The study was undertaken at the Paradise O-Bahn busway interchange in suburban Adelaide, using both face-to-face and Bluetooth surveys. The origins of private cars were retrieved and visualised using GIS. This study also made use of Omnia technology Bluetooth devices and ‘Addinsight‘ to track the vehicles parked in the interchange, to extract travel pattern. Using the geocoded data, the trip distances were calculated for the corresponding networks.

This study extracted Origin and Destination (OD) patterns of passengers arriving at the interchange and compared it with the actual OD pattern obtained from a face-to-face survey. An accurate estimation of public transport OD will significantly aid public agencies involved in route rationalisation, with the potential to lead to higher usage of public transport, and deliver a lower carbon outcome. The geocoded service areas identified in this work will also help to identify the appropriate feeder routes to the interchange and to enhance connectivity.

The study shows there is a spatial mismatch of the bus feeder network and the homes of ‘park and ride’ users of Adelaide’s Paradise O-Bahn busway interchange; that is, only 37% live within 400 metres (walkable areas) of the existing bus feeder service. This finding highlights the need for improving the feeder coverage to increase the usefulness of the interchange and to reduce car parking demand at the interchange.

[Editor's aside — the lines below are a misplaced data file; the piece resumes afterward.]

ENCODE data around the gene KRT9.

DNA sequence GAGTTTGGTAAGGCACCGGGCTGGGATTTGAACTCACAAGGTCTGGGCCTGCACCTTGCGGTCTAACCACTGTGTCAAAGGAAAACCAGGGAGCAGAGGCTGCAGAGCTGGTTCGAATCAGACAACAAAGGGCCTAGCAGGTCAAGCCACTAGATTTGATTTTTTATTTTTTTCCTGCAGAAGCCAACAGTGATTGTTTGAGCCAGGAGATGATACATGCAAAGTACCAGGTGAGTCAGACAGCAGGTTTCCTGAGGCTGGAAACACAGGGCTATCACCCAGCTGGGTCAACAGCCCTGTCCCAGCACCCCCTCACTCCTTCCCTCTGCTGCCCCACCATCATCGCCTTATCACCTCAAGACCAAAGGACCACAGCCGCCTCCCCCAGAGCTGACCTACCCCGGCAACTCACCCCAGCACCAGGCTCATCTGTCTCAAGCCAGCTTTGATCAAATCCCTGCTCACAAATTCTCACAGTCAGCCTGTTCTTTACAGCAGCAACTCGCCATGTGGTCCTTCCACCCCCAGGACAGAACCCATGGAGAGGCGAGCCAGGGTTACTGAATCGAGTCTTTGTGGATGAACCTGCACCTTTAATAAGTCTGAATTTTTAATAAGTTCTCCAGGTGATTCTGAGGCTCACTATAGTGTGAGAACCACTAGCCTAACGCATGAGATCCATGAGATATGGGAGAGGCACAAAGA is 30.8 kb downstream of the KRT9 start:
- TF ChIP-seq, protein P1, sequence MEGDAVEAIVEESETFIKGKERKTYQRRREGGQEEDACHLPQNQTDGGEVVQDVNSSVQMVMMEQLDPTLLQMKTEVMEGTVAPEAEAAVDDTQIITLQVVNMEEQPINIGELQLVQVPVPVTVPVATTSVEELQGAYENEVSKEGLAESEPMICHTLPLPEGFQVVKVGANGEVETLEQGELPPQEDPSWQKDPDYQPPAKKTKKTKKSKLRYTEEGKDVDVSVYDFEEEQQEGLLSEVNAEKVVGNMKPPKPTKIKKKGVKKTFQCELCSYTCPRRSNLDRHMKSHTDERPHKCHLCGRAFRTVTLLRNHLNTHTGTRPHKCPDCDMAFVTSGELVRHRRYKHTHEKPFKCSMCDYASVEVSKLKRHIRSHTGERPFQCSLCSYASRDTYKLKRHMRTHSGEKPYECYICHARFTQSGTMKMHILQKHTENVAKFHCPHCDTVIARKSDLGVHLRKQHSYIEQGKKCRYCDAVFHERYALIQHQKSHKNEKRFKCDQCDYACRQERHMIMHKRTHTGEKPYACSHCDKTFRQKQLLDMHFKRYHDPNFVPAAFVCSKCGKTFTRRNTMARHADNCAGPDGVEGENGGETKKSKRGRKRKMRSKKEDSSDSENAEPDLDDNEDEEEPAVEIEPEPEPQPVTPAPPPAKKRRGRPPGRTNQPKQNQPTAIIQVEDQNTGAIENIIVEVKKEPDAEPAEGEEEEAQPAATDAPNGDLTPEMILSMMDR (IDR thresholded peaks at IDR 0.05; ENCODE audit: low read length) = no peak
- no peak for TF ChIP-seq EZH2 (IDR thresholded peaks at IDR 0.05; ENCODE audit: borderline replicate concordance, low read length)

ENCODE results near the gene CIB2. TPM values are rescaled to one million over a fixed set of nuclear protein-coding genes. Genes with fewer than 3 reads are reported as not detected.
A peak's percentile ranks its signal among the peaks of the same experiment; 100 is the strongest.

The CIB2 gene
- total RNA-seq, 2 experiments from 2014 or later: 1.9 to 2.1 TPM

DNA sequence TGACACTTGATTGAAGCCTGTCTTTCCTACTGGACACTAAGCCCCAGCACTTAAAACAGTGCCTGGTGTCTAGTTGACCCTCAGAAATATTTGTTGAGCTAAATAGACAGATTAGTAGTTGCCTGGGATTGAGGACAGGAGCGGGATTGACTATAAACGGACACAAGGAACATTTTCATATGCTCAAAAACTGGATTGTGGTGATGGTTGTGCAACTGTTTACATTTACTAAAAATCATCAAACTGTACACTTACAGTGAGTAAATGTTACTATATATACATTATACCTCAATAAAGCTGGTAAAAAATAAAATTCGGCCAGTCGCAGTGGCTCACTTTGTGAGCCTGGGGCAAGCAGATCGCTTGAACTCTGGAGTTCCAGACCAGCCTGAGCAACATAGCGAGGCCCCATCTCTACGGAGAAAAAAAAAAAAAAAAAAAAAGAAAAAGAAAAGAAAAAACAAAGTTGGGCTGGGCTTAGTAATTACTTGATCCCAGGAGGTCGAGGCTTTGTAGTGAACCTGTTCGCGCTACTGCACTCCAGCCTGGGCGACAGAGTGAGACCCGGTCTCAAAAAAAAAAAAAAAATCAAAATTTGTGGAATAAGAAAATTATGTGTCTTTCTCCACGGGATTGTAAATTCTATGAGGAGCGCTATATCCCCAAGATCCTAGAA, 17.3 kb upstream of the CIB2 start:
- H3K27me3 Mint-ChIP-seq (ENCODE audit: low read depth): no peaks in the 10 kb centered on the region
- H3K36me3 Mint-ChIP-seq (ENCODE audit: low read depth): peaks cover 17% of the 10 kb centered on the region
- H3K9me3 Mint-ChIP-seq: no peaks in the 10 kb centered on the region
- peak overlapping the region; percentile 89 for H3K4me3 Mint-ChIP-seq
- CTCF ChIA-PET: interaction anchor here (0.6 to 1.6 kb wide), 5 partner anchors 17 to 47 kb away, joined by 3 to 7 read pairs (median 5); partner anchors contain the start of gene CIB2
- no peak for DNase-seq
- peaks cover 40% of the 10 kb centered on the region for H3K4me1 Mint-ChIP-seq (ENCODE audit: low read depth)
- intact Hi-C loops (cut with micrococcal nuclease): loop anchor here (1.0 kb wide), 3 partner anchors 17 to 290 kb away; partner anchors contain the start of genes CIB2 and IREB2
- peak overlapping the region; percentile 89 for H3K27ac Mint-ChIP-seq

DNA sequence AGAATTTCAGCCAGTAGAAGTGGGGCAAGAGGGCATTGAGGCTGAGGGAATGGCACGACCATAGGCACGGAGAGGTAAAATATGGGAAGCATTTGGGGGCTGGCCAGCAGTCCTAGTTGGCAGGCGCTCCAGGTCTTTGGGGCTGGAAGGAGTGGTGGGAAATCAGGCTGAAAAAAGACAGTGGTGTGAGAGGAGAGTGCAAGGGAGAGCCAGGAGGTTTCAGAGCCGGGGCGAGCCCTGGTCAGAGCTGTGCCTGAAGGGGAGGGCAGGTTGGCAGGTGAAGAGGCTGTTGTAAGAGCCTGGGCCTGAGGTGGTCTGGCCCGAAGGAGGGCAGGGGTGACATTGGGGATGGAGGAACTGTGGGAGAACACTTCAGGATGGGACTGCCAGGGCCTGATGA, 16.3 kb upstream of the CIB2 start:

Key contributions

This study makes several key contributions by identifying different mode catchment areas, using both traditional and new technology tools.

  • The analysis shows that ‘park and ride’ users travel significant distances to reach interchanges where high-frequency public transport is available. As per the traditional survey, the average distance and 85th percentile distances are 5.1 and 6.9 kilometres, respectively.
  • The analysis of Bluetooth probe data, using Addinsight tracking stations, reveals a lower average distance of 3.5 km; however, the 85th percentile distance from Bluetooth analysis shows a higher value of 7.75 km.
  • This discrepancy can be attributed to the need to ensure complete coverage of Addinsight tracking stations; however, the travel patterns from both studies match closely. It is concluded that to determine the interchange catchment area, Bluetooth technology can be applied to replace traditional face-to-face surveys if adequate Addinsight stations are installed.
  • The study also used smartcard (MetroCard) data to determine the catchment area of feeder bus users of the interchange. The analysis shows that, on average, users are travelling 4 km, and the 85th percentile distance is 6.4 km.
  • Parking accumulation profiles developed from both traditional and Bluetooth technology methods matched.
  • This study shows that 85th percentile of the number of hours parking is nine hours, indicating that the ‘park and ride’ users in this interchange are long-term parkers.

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Improving the connection efficiency of existing public transport interchanges